Volume 1 Supplement 1
Preliminary evaluation of the MLAA algorithm with the Philips Ingenuity PET/MR
© Lougovski et al; licensee Springer 2014
Published: 29 July 2014
Combined PET/MR is a promising tool for simultaneous investigation of soft tissue morphology and function. However, contrary to CT, MR images do not provide information on photon attenuation in tissue. In the currently available systems issue is solved by synthesizing attenuation maps from MR images using segmentation algorithms. This approach has been shown to provide reason-able results in most cases. However, sporadically occurring segmentation errors can cause serious problems. Recently, algorithms for simultaneous estimation of attenuation and tracer distribution (MLAA) have been introduced. So far, validity of MLAA has mainly been demonstrated in simulated data. We have integrated the MLAA algorithm  into the THOR reconstruction . An evaluation of MLAA was performed using both phantom and patient data acquired with the Ingenuity PET/MR.
Phantom data were acquired using a whole body phantom with three cylindrical inserts filled with different substances (plastic, air, glycerol). MLAA-estimated mu-maps of the phantom were compared to the mu-maps resulting from transmission measurements with an ECAT HR+ scanner. We also performed a first qualitative evaluation of the attenuation maps obtained in patient studies.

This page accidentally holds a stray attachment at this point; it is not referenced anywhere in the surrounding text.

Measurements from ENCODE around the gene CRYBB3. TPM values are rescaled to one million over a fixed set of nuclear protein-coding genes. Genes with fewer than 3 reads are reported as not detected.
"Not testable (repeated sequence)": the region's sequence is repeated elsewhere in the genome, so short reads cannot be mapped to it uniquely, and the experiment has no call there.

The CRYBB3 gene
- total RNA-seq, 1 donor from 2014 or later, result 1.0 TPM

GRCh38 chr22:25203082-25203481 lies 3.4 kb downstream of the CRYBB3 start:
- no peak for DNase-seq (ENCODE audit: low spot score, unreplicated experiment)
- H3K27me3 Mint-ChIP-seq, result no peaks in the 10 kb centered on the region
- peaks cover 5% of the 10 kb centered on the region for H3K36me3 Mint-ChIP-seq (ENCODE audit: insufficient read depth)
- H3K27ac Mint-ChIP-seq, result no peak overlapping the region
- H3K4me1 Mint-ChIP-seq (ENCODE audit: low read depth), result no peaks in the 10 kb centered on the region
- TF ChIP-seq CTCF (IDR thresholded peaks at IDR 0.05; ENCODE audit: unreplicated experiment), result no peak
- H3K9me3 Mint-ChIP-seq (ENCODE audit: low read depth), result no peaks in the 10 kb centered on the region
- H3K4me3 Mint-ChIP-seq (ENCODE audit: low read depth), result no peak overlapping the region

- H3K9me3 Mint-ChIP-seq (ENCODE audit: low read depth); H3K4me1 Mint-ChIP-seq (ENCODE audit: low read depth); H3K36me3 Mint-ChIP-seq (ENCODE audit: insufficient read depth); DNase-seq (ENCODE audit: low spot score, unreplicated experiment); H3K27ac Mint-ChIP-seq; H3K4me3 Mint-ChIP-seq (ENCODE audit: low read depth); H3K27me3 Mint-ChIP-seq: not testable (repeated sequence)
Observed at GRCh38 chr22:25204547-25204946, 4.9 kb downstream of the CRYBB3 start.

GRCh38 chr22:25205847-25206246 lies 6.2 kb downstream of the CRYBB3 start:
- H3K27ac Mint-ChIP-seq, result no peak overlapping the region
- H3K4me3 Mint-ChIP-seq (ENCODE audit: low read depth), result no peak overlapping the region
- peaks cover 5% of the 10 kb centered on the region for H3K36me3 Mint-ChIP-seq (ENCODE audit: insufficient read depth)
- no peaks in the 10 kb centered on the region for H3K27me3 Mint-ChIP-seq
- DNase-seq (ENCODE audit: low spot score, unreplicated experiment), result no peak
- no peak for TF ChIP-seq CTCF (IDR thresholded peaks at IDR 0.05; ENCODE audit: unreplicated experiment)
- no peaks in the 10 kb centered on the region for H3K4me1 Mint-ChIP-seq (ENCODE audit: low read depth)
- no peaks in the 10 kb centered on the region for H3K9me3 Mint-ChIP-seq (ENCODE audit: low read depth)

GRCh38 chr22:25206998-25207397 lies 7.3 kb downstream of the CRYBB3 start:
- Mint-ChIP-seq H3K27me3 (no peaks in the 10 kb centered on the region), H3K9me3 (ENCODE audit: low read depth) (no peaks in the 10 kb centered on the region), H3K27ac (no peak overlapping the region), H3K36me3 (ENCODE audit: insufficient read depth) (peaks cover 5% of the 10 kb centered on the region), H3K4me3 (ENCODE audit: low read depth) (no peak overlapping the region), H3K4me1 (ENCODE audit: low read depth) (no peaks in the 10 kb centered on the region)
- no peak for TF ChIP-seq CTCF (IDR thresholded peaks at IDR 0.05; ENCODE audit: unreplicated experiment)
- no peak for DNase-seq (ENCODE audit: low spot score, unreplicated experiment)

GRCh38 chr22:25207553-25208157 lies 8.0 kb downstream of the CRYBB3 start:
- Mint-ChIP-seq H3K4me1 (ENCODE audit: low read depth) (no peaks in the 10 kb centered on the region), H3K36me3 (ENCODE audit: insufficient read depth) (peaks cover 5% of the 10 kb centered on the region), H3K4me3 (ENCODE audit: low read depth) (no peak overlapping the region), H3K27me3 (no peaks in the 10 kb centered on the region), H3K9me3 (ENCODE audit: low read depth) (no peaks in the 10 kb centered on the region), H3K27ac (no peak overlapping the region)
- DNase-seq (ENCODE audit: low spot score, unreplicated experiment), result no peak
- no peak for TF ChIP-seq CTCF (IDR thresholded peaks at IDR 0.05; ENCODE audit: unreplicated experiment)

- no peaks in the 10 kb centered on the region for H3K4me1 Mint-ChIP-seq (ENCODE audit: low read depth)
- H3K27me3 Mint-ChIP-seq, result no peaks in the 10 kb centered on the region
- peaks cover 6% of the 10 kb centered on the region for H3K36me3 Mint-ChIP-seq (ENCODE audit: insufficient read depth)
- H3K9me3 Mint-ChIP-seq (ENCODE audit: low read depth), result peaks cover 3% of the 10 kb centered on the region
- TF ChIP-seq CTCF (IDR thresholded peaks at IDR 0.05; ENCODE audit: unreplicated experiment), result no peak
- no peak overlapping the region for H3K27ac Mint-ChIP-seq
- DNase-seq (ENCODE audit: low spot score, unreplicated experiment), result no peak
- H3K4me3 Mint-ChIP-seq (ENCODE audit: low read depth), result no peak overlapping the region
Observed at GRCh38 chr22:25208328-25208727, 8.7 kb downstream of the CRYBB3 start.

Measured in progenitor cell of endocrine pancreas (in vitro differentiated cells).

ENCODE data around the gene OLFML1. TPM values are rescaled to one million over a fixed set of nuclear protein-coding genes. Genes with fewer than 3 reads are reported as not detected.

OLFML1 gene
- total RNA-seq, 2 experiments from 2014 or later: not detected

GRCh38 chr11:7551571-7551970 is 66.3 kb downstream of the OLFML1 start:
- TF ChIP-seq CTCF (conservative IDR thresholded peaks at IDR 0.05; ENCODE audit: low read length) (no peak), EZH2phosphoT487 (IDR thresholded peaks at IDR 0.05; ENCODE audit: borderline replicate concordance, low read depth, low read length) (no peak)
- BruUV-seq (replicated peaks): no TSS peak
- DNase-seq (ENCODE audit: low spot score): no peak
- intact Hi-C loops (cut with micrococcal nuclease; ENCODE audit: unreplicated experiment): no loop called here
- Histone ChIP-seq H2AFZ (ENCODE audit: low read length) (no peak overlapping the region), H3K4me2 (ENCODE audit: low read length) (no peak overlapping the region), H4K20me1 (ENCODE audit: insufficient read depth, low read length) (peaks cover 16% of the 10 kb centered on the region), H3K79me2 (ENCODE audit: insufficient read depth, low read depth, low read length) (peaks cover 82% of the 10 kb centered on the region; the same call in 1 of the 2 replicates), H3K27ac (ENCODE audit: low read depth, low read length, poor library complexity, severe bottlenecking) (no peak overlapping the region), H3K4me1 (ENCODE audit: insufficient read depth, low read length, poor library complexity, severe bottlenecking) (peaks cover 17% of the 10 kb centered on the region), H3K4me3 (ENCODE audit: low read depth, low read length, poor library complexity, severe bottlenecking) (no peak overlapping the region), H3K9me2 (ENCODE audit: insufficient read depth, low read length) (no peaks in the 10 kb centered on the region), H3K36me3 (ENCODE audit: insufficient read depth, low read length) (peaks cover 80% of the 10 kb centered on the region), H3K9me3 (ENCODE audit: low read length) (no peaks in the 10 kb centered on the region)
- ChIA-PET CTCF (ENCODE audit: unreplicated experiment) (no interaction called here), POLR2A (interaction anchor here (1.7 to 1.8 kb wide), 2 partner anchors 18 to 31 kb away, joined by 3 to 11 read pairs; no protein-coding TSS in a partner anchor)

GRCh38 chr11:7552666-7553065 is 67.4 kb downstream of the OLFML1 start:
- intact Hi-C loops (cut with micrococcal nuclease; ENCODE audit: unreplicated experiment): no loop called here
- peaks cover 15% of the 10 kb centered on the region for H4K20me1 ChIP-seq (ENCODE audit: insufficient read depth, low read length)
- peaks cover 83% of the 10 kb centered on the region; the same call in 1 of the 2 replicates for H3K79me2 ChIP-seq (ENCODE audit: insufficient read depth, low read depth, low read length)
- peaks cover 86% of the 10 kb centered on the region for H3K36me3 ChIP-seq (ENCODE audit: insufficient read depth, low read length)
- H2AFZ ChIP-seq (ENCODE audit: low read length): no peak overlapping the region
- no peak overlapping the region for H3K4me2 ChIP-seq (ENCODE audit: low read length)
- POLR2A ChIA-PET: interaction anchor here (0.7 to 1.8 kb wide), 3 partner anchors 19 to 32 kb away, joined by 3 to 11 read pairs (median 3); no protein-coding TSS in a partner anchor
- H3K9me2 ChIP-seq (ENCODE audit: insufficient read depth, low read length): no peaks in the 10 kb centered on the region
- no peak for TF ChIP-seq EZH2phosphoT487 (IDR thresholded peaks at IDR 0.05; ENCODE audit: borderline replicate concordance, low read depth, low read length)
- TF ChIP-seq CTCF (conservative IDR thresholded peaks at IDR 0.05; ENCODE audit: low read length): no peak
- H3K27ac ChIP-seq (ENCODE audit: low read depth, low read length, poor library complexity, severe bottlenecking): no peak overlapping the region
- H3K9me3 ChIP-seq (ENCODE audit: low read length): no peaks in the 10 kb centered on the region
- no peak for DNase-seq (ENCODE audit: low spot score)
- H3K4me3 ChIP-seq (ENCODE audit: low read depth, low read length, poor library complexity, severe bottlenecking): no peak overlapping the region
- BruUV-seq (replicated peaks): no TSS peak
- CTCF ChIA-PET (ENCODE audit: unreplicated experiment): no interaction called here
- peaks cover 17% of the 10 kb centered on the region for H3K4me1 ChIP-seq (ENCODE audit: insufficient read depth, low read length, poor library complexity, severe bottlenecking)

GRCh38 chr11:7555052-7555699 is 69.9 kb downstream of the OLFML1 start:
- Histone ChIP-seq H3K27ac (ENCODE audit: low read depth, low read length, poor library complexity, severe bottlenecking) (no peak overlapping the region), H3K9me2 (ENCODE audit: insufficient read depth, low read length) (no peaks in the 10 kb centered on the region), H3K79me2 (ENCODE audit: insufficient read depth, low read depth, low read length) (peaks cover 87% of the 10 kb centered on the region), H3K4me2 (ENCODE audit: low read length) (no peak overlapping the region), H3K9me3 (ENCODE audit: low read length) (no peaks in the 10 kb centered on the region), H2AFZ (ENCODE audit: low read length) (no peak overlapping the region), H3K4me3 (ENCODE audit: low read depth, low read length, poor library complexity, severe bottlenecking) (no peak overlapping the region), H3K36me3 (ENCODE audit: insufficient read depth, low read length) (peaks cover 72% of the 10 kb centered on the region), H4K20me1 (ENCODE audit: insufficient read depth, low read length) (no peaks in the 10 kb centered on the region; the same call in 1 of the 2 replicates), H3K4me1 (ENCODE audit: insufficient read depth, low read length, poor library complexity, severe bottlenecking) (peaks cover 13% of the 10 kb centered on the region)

Evaluation of the phantom study showed good concordance between measured and estimated attenuation coefficients for all types of substances used in the phantom. Evaluation of patient data showed some substantial improvements of the MLAA attenuation maps compared to the segmented MR-based attenuation maps.
Preliminary results show that for the Philips Ingenuity PET/MR scanner the MLAA algorithm allows to obtain attenuation maps which outperform the MR based maps in several aspects. However, a more detailed analysis is still required to address the question of possible cross-talks in regions with high activity. Additionally, MLAA algorithm substantially increases computational burden leading to long processing times, which makes it currently impractical for clinical application.
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